Shepherd Neame in Faversham, Kent, is Britain's oldest brewery and was established in 1698. I felt like I was stepping into history when I picked up this bottle in the local supermarket. Even the design of the label looked steeped in tradition. The recipe for this Double Stout was found deep in the vaults and brought back to life through brewing the ingredients in Britain's last remaining wooden mash tuns. I can just imagine some young apprentice being sent down into the depths of the brewery's vaults to tidy, and sweeping through dust laden parchment the recipe for this Double Stout was found. It was then made with pale ale, roasted crystal, and chocolate malts, kilned roasted barley, and polished off for bitterness from the finest East Kent hops.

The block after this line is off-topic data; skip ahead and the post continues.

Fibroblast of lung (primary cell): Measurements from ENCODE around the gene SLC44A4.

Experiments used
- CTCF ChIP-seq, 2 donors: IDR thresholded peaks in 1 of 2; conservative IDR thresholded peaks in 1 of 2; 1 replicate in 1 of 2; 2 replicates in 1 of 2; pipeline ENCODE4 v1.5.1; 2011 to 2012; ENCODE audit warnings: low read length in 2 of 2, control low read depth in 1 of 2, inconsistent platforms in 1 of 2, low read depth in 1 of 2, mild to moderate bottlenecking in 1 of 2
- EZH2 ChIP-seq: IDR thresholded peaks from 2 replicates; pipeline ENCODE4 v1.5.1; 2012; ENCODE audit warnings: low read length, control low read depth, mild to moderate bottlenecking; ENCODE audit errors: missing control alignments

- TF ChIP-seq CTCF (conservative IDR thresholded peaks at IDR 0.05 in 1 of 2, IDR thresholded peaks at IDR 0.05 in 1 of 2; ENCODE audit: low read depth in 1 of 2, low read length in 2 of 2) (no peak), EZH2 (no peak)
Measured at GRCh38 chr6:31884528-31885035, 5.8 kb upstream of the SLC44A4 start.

I was half expecting the distant sound of monks chanting when I opened the bottle. The chocolate and sweet crystal malts stood out in the aroma as I poured the jet black stout into my overexcited beer mug, there was also a hint of hops at the end of the smell. This stout is probably one of the strongest most flavoursome stouts I've ever tasted. The sweet chocolatey smell had lulled my tastebuds into a false sense of security. From first sip there was a blast of sheer bitterness akin to being run over by an 'espresso train', but more like a ristretto with three mischievous giggling malts in the background, whilst Winston Churchill blows smoke from a massive Cuban cigar up your nose. This is one of those stouts to be savoured by real hardy folk on dark cold stormy nights possibly with beards (possibly not, as I can't grow one and neither can Cinabar, although she wouldn't drink it anyway...), after a hard days scrapping and then cleaning the blood off their swords and shields. It should certainly not be guzzled to find new ways to get dizzy with its 5.2% volume. Steeped in tradition it might be old, but definitely not old hat, but I'd recommend a hard hat when drinking nonetheless!